Young single parents have been identified as a target of major new welfare reforms by the Turnbull government.
..."aiming to revolutionise the welfare system"
The Turnbull government has announced "a new approach aiming to revolutionise the welfare system." The new approach will target three 'at-risk' groups - young single parents, young carers and young students. Young single parents are 'at-risk' of remaining on Centrelink for many years, according to the Minister for Social Services, Christian Porter.
"Revolutionary change is required," said Mr Porter "Young carers, young parents and young students will be the initial priority groups."
Mr Porter said the new approach is called "The Australian Priority Investment Approach to Welfare" and is all about 'early intervention' to 'create a path out of the welfare system.'
What does a path out of welfare look like? The government admits it doesn't know and has decided to outsource that part of the plan. Mr Porter announced a $96 million "Try, Test and Learn Fund" which will ask for ideas and proposals from charities, businesses and government to build pathways out of welfare.
Mr Porter said the government will have the fund up and running by the end of 2016 and will consult widely on how it will operate.
Terese Edwards, the chief executive of the National Council of Single Mothers and their Children, is cautiously optimistic about the plan.
"We support anything that is viewed as an investment, particularly for sole parents because, gee, they've had a tough time of late," Terese told ABC TV on Tuesday night.
"My concern is that there is also some mention of some budget savings," said Terese.
Mr Porter said the budget savings would come in the longer term as the targeted people moved off welfare. He said "passive welfare" is bad for parents and children
When Singlemum.com.au asked Terese about the revolution, she was a lot more direct.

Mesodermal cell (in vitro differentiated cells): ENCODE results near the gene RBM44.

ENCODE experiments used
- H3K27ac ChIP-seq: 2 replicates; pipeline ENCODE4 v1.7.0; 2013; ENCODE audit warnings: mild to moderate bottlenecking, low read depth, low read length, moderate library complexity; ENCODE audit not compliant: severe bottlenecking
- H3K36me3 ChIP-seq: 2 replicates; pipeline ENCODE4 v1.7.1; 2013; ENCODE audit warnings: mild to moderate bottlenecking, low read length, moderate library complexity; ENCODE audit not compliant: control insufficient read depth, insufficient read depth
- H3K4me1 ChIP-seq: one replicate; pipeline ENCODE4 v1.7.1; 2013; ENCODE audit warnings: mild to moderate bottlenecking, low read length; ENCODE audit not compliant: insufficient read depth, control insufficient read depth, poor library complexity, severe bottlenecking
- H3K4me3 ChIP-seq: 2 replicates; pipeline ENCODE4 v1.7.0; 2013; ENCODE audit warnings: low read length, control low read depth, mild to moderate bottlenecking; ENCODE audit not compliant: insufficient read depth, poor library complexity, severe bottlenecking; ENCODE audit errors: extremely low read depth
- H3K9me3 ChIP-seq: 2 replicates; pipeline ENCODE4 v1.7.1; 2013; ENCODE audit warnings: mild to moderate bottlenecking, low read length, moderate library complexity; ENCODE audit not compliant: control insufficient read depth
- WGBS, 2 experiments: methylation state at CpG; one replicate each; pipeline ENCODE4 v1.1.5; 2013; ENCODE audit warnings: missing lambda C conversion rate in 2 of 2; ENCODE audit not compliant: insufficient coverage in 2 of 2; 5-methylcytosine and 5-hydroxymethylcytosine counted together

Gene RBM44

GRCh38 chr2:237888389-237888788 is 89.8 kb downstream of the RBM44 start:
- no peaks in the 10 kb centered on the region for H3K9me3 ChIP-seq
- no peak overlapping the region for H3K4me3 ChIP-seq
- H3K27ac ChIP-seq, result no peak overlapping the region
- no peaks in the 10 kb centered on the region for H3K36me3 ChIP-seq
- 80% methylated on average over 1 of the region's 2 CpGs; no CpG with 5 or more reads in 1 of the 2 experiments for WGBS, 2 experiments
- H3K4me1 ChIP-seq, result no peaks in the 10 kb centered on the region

"It's such a nonsense that sole parent families don't want to be in paid work and are accepting of hardship.
"Who chooses to live with financial stress? I don't know any parent who resigns themselves to their children missing out."
Terese said parents make decisions about working "in the context of access to jobs plus the safety and care of the children."
A fact-sheet on parents was released by Mr Porter documenting some of the findings of the research that is underpinning the welfare revolution. According to the research (by big accounting firm Price Waterhouse Coopers), there are about 432,000 people receiving Parenting Payment from Centrelink. The research estimates that 48 per cent of those parents will still be receiving income support payments in ten years while 22 per cent will have moved off Centrelink.
Of those totals, there are about 4,370 parents under the age of 18 who are currently receiving Parenting Payment. Around 70 per cent of those young parents will still be on Centrelink in ten years while another 23 per cent will still be receiving Family Tax Benefit.
It is these numbers that Mr Porter's revolution wants to change by helping young mums access education, training and employment. In a major statement of the obvious, the researchers from Price Waterhouse Coopers said: "Having a child young can disrupt education, and increase the barriers to finding and keeping a job."
"This can lead to long-term welfare dependency."
Terese is particularly blunt on this point.
"There are 730,000 job seekers and just 120,000 jobs now available, do the maths."
Terese said single mums had been posting on social media about the pathway out of welfare they are looking for.
"It was jobs, jobs, jobs and more jobs," said Terese pretty simply.
Business & Finance Journalist
Jason is a business and finance journalist with 20 years experience, and is also a member of the SingleMum.com.au Expert Opinion Panel. He has a regular weekly column in the Sunday Mail (Brisbane) and writes regularly for the Business Daily section of the Herald Sun in Melbourne and many other newspapers and magazines. Read Jason Bryce's full profile here
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